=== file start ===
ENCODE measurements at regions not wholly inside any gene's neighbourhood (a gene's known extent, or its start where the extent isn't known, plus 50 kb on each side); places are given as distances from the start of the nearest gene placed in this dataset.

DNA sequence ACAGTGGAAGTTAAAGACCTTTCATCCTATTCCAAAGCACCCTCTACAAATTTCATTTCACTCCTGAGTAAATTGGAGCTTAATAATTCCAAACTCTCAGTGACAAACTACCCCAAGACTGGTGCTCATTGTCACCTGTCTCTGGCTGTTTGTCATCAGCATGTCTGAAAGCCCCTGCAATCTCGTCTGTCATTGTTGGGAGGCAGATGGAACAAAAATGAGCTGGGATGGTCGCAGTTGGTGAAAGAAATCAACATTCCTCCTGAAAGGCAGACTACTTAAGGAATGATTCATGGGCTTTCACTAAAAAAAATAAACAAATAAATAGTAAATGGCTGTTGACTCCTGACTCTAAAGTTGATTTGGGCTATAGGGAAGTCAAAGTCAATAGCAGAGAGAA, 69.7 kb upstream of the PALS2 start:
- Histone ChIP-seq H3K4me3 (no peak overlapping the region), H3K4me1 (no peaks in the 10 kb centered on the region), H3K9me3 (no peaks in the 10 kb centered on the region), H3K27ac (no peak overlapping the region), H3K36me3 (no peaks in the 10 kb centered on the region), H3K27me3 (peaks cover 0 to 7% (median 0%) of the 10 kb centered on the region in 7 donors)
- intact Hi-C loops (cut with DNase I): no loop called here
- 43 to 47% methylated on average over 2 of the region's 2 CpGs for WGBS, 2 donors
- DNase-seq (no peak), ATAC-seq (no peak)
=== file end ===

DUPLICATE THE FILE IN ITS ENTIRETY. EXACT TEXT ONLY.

ENCODE measurements at regions not wholly inside any gene's neighbourhood (a gene's known extent, or its start where the extent isn't known, plus 50 kb on each side); places are given as distances from the start of the nearest gene placed in this dataset.

DNA sequence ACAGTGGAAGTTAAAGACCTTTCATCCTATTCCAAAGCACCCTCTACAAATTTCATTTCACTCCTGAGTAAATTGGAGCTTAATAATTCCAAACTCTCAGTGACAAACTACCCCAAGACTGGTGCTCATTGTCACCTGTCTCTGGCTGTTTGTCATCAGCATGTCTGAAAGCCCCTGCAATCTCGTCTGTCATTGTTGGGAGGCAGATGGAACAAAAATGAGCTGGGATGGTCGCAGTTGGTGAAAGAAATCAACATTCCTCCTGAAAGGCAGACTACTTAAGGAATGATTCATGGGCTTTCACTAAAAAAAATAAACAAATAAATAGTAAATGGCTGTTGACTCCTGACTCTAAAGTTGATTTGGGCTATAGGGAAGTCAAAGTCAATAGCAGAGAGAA, 69.7 kb upstream of the PALS2 start:
- Histone ChIP-seq H3K4me3 (no peak overlapping the region), H3K4me1 (no peaks in the 10 kb centered on the region), H3K9me3 (no peaks in the 10 kb centered on the region), H3K27ac (no peak overlapping the region), H3K36me3 (no peaks in the 10 kb centered on the region), H3K27me3 (peaks cover 0 to 7% (median 0%) of the 10 kb centered on the region in 7 donors)
- intact Hi-C loops (cut with DNase I): no loop called here
- 43 to 47% methylated on average over 2 of the region's 2 CpGs for WGBS, 2 donors
- DNase-seq (no peak), ATAC-seq (no peak)